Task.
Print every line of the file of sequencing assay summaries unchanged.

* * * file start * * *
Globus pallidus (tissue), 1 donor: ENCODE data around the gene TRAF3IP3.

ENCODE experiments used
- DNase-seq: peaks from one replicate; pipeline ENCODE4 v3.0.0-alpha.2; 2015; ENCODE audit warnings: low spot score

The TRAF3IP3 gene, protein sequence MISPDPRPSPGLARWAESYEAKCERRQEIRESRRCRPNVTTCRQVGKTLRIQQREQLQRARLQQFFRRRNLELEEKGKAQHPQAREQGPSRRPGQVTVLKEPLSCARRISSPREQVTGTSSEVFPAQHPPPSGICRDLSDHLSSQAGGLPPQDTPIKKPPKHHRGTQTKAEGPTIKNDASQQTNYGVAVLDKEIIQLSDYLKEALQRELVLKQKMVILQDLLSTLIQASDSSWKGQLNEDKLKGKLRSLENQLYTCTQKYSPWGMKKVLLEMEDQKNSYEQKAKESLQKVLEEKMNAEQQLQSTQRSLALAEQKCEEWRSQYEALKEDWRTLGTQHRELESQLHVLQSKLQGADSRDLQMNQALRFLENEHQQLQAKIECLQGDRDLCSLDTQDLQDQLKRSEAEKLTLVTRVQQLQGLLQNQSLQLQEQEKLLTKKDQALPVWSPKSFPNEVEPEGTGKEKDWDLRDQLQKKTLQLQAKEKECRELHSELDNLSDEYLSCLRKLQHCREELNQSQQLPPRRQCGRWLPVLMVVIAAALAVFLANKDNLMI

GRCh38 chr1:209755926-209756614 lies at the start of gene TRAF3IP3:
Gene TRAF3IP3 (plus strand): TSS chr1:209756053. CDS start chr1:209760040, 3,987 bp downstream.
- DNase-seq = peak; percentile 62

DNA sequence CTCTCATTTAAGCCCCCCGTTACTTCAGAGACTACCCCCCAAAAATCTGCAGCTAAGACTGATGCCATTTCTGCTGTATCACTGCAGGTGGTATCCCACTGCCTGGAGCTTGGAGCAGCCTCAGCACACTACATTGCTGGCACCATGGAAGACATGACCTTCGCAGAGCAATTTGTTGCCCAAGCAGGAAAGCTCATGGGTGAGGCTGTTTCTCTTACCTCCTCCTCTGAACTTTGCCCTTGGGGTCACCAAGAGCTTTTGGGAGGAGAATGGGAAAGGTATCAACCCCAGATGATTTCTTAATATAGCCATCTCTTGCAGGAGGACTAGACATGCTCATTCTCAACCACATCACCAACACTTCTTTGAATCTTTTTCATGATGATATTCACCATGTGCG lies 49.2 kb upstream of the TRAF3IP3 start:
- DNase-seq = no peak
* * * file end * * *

Globus pallidus (tissue), 1 donor: ENCODE data around the gene TRAF3IP3.

ENCODE experiments used
- DNase-seq: peaks from one replicate; pipeline ENCODE4 v3.0.0-alpha.2; 2015; ENCODE audit warnings: low spot score

The TRAF3IP3 gene, protein sequence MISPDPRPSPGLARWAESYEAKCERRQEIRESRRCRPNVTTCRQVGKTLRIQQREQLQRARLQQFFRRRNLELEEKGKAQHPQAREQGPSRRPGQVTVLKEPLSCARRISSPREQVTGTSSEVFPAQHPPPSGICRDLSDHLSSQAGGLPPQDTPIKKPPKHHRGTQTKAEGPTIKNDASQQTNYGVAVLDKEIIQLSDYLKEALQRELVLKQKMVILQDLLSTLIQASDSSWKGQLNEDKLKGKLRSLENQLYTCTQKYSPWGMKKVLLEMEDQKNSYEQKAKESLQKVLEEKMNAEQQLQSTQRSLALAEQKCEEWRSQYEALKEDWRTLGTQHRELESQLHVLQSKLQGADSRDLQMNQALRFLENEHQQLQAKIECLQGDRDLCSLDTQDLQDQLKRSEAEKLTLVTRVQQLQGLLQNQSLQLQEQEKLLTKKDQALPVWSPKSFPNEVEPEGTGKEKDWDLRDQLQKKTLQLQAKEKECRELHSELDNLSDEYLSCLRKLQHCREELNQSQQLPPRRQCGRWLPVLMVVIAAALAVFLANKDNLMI

GRCh38 chr1:209755926-209756614 lies at the start of gene TRAF3IP3:
Gene TRAF3IP3 (plus strand): TSS chr1:209756053. CDS start chr1:209760040, 3,987 bp downstream.
- DNase-seq = peak; percentile 62

DNA sequence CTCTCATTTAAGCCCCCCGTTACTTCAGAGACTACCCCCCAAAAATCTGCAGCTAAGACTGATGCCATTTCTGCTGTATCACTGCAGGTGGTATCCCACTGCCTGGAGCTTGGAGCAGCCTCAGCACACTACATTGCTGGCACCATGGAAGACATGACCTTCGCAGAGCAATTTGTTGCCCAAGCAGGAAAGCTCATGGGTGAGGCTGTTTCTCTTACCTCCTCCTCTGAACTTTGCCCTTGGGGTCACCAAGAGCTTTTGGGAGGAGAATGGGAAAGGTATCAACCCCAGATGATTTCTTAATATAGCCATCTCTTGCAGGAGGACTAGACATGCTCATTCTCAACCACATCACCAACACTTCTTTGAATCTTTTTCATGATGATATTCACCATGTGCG lies 49.2 kb upstream of the TRAF3IP3 start:
- DNase-seq = no peak